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(Last Updated On: November 26, 2020)

According to Global Terrorism Index 2020 Afghanistan remains the country most impacted by terrorism and was subjected to 26 of the world’s 50 worst terrorist attacks last year. 

The report stated that while terrorism deaths in the country declined in 2019 for the first time in three years, the Taliban remained the world’s deadliest terrorist group.

The annual Global Terrorism Index, now in its eighth year, is developed by leading think tank the Institute of Economics and Peace (IEP) and provides the most comprehensive resource on global terrorism trends.

“Whether the peace talks in Afghanistan have a substantial impact on terrorist activity remains to be seen,” read the report.

According to the report, the global economic impact of terrorism in 2019 amounted to US$26.4 billion, a fall of 25 percent from 2018 but Afghanistan was the country with the highest economic impact, equivalent to 16.7 percent of its Gross Domestic Product (GDP).

Just ten countries accounted for over 80 percent of all deaths from terrorism in 2019, the most deaths in a single country were recorded in Afghanistan, accounting for 41 percent of all deaths. 

This represents a slight improvement from 2018 when Afghanistan accounted for 45 percent of global terrorism deaths.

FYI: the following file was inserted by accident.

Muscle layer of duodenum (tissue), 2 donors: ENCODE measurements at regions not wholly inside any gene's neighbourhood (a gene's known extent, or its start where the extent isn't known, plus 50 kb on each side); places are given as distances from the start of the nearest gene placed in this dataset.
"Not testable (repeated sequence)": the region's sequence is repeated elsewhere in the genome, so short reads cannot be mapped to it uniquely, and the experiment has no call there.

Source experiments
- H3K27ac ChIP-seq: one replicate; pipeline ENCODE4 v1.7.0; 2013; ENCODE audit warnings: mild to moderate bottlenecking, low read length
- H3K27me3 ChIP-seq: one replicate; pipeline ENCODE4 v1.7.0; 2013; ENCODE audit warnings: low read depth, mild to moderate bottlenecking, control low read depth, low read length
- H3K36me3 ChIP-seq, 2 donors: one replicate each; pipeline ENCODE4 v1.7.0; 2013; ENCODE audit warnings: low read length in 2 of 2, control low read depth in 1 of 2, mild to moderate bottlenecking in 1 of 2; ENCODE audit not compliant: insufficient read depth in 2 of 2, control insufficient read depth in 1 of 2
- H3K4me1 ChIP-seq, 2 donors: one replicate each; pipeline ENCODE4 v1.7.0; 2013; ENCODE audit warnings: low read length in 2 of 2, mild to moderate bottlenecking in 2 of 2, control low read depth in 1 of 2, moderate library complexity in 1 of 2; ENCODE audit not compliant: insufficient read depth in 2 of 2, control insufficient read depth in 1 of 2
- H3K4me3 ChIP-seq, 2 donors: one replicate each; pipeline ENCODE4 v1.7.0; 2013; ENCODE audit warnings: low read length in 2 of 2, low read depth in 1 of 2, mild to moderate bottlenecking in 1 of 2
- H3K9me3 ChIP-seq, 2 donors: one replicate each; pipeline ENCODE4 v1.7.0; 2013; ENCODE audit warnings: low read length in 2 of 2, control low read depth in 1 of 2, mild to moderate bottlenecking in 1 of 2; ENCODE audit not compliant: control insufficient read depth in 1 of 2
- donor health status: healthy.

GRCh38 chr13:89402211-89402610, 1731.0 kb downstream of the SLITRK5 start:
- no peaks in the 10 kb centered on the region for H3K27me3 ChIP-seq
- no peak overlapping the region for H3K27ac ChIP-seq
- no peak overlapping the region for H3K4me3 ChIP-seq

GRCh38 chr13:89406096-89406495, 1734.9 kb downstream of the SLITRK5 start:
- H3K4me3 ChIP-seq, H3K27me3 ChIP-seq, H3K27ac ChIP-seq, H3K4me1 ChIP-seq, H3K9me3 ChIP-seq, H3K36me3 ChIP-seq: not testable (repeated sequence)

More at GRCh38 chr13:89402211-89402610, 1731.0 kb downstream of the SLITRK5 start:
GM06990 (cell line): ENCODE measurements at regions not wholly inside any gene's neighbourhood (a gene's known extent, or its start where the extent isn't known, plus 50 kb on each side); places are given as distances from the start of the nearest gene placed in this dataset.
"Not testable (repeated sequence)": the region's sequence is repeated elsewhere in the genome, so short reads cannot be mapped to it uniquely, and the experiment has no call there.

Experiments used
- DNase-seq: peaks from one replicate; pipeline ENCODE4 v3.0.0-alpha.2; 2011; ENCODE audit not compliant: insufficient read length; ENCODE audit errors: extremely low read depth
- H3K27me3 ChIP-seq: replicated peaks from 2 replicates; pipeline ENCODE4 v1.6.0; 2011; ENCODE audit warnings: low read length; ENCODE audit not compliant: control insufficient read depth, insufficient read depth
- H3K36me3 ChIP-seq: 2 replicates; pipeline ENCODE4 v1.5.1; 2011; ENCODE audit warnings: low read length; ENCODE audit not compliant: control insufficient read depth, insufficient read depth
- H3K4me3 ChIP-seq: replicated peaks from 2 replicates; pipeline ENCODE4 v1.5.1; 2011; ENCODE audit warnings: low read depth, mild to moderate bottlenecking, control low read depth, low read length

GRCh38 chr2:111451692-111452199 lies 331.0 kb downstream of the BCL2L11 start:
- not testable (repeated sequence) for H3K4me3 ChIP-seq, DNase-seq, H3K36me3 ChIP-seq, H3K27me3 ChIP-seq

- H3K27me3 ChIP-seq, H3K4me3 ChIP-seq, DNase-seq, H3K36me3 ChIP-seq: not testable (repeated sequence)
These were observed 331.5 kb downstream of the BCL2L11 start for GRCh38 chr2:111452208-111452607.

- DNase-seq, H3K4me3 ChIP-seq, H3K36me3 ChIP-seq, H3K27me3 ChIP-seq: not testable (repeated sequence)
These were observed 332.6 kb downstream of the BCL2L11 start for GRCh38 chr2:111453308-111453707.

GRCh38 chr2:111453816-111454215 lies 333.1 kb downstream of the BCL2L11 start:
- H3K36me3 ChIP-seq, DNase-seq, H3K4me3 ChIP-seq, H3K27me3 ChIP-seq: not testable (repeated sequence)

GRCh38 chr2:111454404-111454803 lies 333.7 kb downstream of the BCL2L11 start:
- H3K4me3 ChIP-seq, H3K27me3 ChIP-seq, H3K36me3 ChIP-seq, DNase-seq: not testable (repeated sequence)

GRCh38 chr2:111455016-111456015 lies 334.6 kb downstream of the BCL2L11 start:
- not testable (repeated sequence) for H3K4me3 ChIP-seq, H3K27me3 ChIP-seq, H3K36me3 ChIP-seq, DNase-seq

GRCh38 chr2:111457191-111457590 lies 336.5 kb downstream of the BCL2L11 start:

“The fall in deaths in Afghanistan is particularly noticeable given its recent history,” read the report. 

“Since the peak of violence in 2018, deaths have fallen by just over 22 percent in a year. This reduction was driven by a decline in terrorist deaths attributed to the Taliban and the Khorasan Chapter of the Islamic State (IS-K) which fell by 18 and 61 percent respectively.”

The report stated that IS-K has faced significant territorial losses in Kunar and Nangarhar provinces following attacks by coalition forces but despite the fall in terrorism deaths, 2019 was still the second deadliest year on record for Afghanistan.

The Taliban were the deadliest terrorist group for the second consecutive year while IS-K was the second deadliest group in the country.

The Taliban ruled Afghanistan until 2001 when US Forces and NATO toppled the regime, which was thought to be harboring Al-Qaeda. After the regime was overthrown, the Taliban regrouped across the border in Pakistan and has since led an insurgency against the government of Afghanistan and the US-led Resolute Support Mission. 

But, as highlighted by the report, the Taliban has steadily regained territory across Afghanistan. 

As of January 2019, it was estimated that the Taliban controlled territory home to approximately 10 percent of the population.